As much as $14 billion worth of council infrastructure is threatened by rising seas, prompting an urgent call for Government action.
A new Local Government New Zealand (LGNZ) report has mapped out various sea level rise scenarios, using LiDAR and other topographical data from 62 councils.
The report, developed with engineering consultancy Tonkin + Taylor, showed that $2.7 billion of roading, three waters, and building infrastructure is at risk from as little half a metre rise in sea level.
The value of at risk infrastructure ramped up sharply at each increment of sea level rise, with the data showing that $5.1b worth was at risk at 1 metre of sea level rise, with $7.1b at risk at 1.5m and $14.1b at risk at 3m.
LGNZ president Dave Cull said many councils were already experiencing the impact of sea level rise, most notably in the Bay of Plenty, the West Coast, South Dunedin and Hawke's Bay.
But, until now, there hadn't been an accurate, nationwide understanding of the community-owned infrastructure that was at risk.
"Using sea level rise scenarios that are based on the best local and international scientific advice, our research paints a really stark picture for local communities," he said.
"That's not even factoring in the total value of assets at risk from sea level rise, which skyrockets when you start factoring things that sit on top of this infrastructure, like highways, homes, businesses, office buildings, hospitals, factories and schools."
Cull said this showed the need to ramp adaptation efforts.
"As a small country our efforts in the mitigation space – while necessary – are not going to meaningfully move the dial on global carbon emissions," he said.
"But changes in the climate will definitely impact us, principally in the form of rising sea levels as two-third of all New Zealanders live within 5km of the sea."
The report recommended that central and local government jointly form a national adaptation fund to ensure that costs of adaptation were shared equally, lower socioeconomic households.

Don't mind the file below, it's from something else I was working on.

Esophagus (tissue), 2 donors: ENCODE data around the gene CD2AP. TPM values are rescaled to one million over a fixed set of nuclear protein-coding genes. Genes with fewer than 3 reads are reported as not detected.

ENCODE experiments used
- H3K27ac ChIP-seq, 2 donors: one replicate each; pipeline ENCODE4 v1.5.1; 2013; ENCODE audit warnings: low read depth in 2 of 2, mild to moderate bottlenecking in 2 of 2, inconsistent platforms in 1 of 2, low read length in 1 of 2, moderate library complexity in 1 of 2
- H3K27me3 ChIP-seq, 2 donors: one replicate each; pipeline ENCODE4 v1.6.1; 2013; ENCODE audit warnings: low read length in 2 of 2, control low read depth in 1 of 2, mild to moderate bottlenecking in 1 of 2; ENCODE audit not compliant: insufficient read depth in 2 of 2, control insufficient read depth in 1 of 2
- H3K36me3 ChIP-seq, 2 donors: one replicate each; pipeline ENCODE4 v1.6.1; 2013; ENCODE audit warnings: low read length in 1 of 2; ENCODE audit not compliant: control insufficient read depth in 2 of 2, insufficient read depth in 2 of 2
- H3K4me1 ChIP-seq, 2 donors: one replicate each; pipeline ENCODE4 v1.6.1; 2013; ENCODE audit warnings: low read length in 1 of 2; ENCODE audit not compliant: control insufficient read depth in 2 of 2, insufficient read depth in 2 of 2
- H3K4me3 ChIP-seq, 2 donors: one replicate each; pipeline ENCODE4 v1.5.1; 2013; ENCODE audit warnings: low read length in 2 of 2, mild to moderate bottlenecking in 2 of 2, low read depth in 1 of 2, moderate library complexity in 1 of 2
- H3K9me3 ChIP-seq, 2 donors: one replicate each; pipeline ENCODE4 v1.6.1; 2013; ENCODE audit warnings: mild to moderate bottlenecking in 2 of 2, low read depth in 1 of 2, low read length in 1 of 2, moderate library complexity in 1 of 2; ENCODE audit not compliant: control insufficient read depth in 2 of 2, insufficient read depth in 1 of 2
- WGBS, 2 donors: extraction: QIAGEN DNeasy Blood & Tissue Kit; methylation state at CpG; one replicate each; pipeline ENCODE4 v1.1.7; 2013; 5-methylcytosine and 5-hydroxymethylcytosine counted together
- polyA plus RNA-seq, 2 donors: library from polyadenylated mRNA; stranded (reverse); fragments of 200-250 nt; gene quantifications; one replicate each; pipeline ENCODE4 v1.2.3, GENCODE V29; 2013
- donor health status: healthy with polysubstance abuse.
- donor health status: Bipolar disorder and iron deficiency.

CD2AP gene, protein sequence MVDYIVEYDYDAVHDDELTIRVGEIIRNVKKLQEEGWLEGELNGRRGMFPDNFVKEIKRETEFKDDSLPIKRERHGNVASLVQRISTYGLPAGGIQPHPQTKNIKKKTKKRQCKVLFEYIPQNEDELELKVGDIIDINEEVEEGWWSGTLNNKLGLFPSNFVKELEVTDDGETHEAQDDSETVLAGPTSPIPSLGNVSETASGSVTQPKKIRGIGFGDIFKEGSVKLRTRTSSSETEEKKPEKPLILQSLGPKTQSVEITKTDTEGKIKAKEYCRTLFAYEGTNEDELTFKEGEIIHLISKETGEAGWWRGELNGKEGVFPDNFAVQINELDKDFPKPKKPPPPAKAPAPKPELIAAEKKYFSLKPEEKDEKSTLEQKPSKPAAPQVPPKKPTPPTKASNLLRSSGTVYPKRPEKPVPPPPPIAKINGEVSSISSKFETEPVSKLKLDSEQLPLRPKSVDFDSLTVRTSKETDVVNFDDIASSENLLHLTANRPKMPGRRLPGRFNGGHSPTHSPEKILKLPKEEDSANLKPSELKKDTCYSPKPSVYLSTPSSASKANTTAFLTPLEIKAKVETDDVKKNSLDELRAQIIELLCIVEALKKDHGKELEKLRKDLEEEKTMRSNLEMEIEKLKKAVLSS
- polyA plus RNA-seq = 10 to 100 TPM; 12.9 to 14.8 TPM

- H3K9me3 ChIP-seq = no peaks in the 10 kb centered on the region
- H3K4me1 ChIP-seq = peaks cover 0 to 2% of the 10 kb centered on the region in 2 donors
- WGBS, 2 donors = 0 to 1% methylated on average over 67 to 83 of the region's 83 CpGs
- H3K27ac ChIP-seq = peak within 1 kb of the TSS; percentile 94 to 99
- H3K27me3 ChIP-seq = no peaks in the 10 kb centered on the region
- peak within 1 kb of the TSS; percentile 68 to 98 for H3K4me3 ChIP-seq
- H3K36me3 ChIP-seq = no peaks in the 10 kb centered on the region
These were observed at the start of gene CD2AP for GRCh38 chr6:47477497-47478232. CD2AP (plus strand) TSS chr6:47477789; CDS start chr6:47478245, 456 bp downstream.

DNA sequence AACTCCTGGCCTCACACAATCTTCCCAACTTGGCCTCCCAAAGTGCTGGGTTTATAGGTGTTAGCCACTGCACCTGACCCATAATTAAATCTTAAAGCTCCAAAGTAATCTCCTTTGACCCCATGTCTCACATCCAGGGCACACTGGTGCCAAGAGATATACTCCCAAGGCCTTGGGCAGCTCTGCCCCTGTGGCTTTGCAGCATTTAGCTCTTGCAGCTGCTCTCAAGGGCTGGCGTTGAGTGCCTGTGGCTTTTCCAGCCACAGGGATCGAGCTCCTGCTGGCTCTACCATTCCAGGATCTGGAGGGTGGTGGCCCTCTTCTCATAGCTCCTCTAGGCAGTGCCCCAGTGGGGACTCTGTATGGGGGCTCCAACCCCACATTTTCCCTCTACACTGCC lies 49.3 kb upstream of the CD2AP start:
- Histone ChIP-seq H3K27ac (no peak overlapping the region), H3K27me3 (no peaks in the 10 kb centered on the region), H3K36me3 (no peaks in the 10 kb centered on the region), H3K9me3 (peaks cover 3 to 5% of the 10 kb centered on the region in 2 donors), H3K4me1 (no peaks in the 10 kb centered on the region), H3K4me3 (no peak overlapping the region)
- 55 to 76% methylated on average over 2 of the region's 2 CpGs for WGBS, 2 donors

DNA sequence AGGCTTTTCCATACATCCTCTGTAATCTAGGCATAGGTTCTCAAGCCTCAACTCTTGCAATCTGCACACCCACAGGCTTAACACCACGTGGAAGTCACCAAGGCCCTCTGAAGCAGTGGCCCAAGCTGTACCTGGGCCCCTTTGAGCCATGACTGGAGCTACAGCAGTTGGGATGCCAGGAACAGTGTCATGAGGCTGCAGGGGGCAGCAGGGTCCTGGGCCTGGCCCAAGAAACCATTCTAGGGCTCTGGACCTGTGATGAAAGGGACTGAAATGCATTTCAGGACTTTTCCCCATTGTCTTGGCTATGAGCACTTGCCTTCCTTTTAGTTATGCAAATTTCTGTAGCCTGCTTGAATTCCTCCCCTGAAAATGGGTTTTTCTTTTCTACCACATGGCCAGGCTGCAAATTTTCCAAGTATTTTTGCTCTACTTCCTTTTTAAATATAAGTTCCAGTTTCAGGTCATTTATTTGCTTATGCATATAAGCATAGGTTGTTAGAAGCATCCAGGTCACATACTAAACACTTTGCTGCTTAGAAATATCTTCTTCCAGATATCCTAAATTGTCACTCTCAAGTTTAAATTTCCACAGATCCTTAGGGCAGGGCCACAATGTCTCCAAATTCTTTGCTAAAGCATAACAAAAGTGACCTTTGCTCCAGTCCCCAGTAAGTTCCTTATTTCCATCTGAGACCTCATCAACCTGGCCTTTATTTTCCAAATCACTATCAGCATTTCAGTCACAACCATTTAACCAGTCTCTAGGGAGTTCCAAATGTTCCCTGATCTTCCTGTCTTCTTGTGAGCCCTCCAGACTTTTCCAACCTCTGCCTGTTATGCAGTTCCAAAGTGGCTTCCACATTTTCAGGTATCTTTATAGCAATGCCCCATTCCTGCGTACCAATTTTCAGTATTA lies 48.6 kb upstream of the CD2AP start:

A new risk agency would also help councils understand and factor climate change risks into their planning, decision-making and procurement frameworks.
It further recommended a review of what local government services were being currently provided and what could be maintained over the short, medium and long term.
Its other major recommendation was teaming up with owners and users of exposed infrastructure to create a master plan setting out options and priorities for responding to sea level rise.
"Local councils have for many years led the policy debate around climate change adaptation in New Zealand," Cull said.
"We are literally on the front line, and have been engaging with residents, iwi, and businesses who are exposed to rising sea levels, but the threat is too big for us to fight alone."
Insurance Council of New Zealand chief executive Tim Grafton said the risks outlined in the report didn't tell half the story.
"This report should have everyone sitting up and listening," Grafton said.
"It has identified that over $5 billion of local government assets are at risk from a one metre sea-level rise, but we believe the full cost of exposure to central government and private sector property will be in the tens of billions of dollars.
"This is not just an issue for local government; central government has a key role to play too and ultimately carries the economic, social and political risk if adapting to sea-level rise is not well managed.
"Every dollar invested to reduce and adapt to risk now will save many more dollars in future post-disaster losses and help avoid social dislocation."
Climate Change Minister James Shaw said the Government was "acutely aware" of the impacts sea level rise could have on coastal communities.
"This report shows the sheer magnitude of devastation that could be caused by sea level rise. It would destroy critical infrastructure that allows our communities to function and thrive.
"The consequences of that are frightening. Evidence like that contained in LGNZ's report reinforces our resolve around the critical work we are doing to address climate change and limit sea level rise."
The Government intended to push ahead this year with work to establish a National Climate Change Risk Assessment system to help communities deal with the impacts of climate change, he said.
"That work will also incorporate consideration of the very difficult issue of how we spread the financial burden of climate change impacts."
Under present projections, the sea level around New Zealand is expected to rise between 30cm and 100cm this century.
Temperatures could also increase by several degrees by 2100.
Climate change would bring more floods; worsen freshwater problems and put more pressure on rivers and lakes; acidify our oceans; put even more species at risk and bring problems from the rest of the world.
Climate change was also expected to result in more large storms compounding the effects of sea-level rise.